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cabrerag9505
Level 1

Hello, I am interested in starting my 2020 tax preparation. I am selling a rental property and have a huge loss from the tenant but a capital gain from the home.

 
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Opus 17
Level 15

Hello, I am interested in starting my 2020 tax preparation. I am selling a rental property and have a huge loss from the tenant but a capital gain from the home.

For planning purposes only, you can use turbotax online, which is the 2021 version.  It is "free to start."  Just make sure you don't actually try to file a return.  The 2021 version will go offline and you will lose all your data entries sometime around October 20, then Turbotax online will come back for 2022 in November, even though it won't be finished and ready to file until mid-January.  

 

The online version won't give you access to detailed forms, just a bottom line dollar figure.  You can get detailed access to the forms if you buy Turbotax to install on your own computer, but you would have to buy the 2021 version.  Then you would have to buy the 2022 version when it comes out and enter all your data again, so it depends if the planning ability is worth paying double for the software.

 

"Loss from a tenant."

 

Lost revenue because they did not pay rent is not a deduction.  You just have less income to report.  Expenses to repair tenant damage is a complex issue.  Expenses while the property is being held out for rental are rental expenses.  If you made repairs after the tenant moved out, thinking you would re-rent, they are rental expenses and can be deducted from the rent paid.  If your expenses are more than your rent income, you have a loss.  Unfortunately, this is a "passive loss" and can only offset other passive income (like from other rental properties); passive losses usually can't be deducted against other income.  But you can "suspend" the loss and take it against future passive income, such as if you buy a new rental property in the future.  See here for more,

https://www.nolo.com/legal-encyclopedia/can-you-deduct-your-rental-losses.html

 

If your repair expenses occurred after you took the house off the rental market, they are probably not allowable as deductions against your rental income.  However, you need to make a distinction between repairs and improvements.  An improvement is a property "betterment" that adds value or extends the useful life of the property, and must be permanently attached to the property.  A new roof or new carpet are examples of improvements.  Improvements are not deductible rental expenses even if carried out while the property was rented, but they add to the cost basis and will reduce your capital gains. 

 

"Capital gain"

Yes, you have to pay this.  Remember your gain includes depreciation recapture, which is taxed as ordinary income (up to 25%), then the rest of the gain is taxed as long term capital gains at 15% or 20% depending on your total income.

*Answers are correct to the best of my ability at the time of posting but do not constitute legal or tax advice.*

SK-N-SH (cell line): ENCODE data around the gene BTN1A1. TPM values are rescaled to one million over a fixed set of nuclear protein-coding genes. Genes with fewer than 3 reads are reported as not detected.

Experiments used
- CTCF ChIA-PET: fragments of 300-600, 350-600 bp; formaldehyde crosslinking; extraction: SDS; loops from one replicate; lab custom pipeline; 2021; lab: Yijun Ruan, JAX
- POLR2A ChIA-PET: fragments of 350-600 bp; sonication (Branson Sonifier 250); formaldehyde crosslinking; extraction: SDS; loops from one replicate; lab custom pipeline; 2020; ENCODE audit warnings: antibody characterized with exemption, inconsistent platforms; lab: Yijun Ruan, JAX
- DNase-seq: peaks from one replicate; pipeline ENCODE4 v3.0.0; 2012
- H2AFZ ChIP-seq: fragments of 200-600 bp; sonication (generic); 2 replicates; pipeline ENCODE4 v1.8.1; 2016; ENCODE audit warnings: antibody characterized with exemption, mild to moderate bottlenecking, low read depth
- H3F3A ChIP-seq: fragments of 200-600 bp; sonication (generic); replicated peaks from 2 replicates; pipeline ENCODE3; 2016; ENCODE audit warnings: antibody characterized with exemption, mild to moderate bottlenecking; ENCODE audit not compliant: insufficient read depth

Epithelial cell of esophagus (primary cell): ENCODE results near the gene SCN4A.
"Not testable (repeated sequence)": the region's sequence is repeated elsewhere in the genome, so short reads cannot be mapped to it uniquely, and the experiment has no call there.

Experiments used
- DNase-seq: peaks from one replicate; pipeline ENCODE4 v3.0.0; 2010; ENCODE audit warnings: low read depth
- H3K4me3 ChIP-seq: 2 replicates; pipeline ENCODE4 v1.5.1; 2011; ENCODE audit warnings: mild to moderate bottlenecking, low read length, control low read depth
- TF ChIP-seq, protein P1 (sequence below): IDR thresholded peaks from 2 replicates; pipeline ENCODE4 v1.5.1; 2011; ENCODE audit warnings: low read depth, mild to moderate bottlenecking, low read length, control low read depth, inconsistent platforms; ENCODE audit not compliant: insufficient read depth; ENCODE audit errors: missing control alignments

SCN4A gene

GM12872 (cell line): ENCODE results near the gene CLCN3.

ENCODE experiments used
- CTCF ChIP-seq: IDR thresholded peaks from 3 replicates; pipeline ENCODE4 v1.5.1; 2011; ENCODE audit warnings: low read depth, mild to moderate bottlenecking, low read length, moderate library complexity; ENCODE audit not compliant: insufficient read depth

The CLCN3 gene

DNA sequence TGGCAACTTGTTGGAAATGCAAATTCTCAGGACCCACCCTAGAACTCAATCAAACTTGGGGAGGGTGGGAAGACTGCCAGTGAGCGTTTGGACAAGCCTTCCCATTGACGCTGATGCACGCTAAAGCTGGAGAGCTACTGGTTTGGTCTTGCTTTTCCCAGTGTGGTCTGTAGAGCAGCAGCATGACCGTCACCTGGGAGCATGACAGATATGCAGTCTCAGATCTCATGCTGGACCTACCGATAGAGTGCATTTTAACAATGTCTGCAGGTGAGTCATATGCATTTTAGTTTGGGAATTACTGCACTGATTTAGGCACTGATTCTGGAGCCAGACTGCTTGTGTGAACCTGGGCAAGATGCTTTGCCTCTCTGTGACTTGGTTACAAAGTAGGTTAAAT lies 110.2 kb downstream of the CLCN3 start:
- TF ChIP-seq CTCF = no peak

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16 Replies
NCperson
Level 15

Hello, I am interested in starting my 2020 tax preparation. I am selling a rental property and have a huge loss from the tenant but a capital gain from the home.

for starters, you can't use the online version of turbto tax to complete your 2020 tax return.. Online only accomodates 2021 taxes returns (and that will shut down in October).  

 

You must use the desktop version

 

https://turbotax.intuit.com/personal-taxes/past-years-products/

 

not sure what you mean by 'huge loss from tenant', but that can be addressed once you begin the tax return.

 

 

cabrerag9505
Level 1

Hello, I am interested in starting my 2020 tax preparation. I am selling a rental property and have a huge loss from the tenant but a capital gain from the home.

Sorry my mistake, I meant 2022, not 2020. 

tagteam
Level 15

Hello, I am interested in starting my 2020 tax preparation. I am selling a rental property and have a huge loss from the tenant but a capital gain from the home.


@cabrerag9505 wrote:

Sorry my mistake, I meant 2022, not 2020. 


The software for the 2022 tax year is not yet available (and will not be until late October, at the very earliest).

 

Further, the forms you will need (as well as the software) will not be finalized until some time in January. 

NCperson
Level 15

Hello, I am interested in starting my 2020 tax preparation. I am selling a rental property and have a huge loss from the tenant but a capital gain from the home.

@cabrerag9505 you will find that when the software is realized, much of it is considered 'draft' and will not be finalized until the IRS begins accepting returns, which is normally the last week of January or the first week of February.

Critter-3
Level 15

Hello, I am interested in starting my 2020 tax preparation. I am selling a rental property and have a huge loss from the tenant but a capital gain from the home.

Even though the downloaded program comes out sometime in November each year it is only a beta version which will not be fully operational until  late January at the earliest (much later for some forms and the state programs).  Efiling will not be open until late January at best so do not be in a rush to file.

 

Same with the Online version which becomes functional sometime in December. 

 http://taxpreparationsoftware.com/

                                    

 

 

If you are trying to do some 2022 tax planning then use the fully operational 2021 downloaded version instead. 

 

 

 

This is my mini version of  a tutorial  that should be in the downloaded program: